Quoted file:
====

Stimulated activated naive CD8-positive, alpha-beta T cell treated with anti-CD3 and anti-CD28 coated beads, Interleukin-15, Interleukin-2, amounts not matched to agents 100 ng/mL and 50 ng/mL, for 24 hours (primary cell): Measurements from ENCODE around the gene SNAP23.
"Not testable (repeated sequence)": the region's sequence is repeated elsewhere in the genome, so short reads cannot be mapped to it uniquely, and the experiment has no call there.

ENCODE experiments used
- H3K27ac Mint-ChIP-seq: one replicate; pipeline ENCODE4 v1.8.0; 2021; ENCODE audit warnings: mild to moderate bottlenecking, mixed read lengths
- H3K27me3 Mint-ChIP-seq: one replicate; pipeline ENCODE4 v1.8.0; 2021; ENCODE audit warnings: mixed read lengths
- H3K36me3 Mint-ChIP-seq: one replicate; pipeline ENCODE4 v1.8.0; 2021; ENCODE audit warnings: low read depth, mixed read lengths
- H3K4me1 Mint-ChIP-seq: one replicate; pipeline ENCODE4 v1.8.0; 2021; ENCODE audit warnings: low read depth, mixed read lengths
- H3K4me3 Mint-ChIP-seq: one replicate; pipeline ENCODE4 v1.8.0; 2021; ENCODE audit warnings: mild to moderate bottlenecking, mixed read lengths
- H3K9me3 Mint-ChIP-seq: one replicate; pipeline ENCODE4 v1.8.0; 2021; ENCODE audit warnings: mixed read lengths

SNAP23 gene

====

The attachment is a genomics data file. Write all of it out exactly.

Stimulated activated naive CD8-positive, alpha-beta T cell treated with anti-CD3 and anti-CD28 coated beads, Interleukin-15, Interleukin-2, amounts not matched to agents 100 ng/mL and 50 ng/mL, for 24 hours (primary cell): Measurements from ENCODE around the gene SNAP23.
"Not testable (repeated sequence)": the region's sequence is repeated elsewhere in the genome, so short reads cannot be mapped to it uniquely, and the experiment has no call there.

ENCODE experiments used
- H3K27ac Mint-ChIP-seq: one replicate; pipeline ENCODE4 v1.8.0; 2021; ENCODE audit warnings: mild to moderate bottlenecking, mixed read lengths
- H3K27me3 Mint-ChIP-seq: one replicate; pipeline ENCODE4 v1.8.0; 2021; ENCODE audit warnings: mixed read lengths
- H3K36me3 Mint-ChIP-seq: one replicate; pipeline ENCODE4 v1.8.0; 2021; ENCODE audit warnings: low read depth, mixed read lengths
- H3K4me1 Mint-ChIP-seq: one replicate; pipeline ENCODE4 v1.8.0; 2021; ENCODE audit warnings: low read depth, mixed read lengths
- H3K4me3 Mint-ChIP-seq: one replicate; pipeline ENCODE4 v1.8.0; 2021; ENCODE audit warnings: mild to moderate bottlenecking, mixed read lengths
- H3K9me3 Mint-ChIP-seq: one replicate; pipeline ENCODE4 v1.8.0; 2021; ENCODE audit warnings: mixed read lengths

SNAP23 gene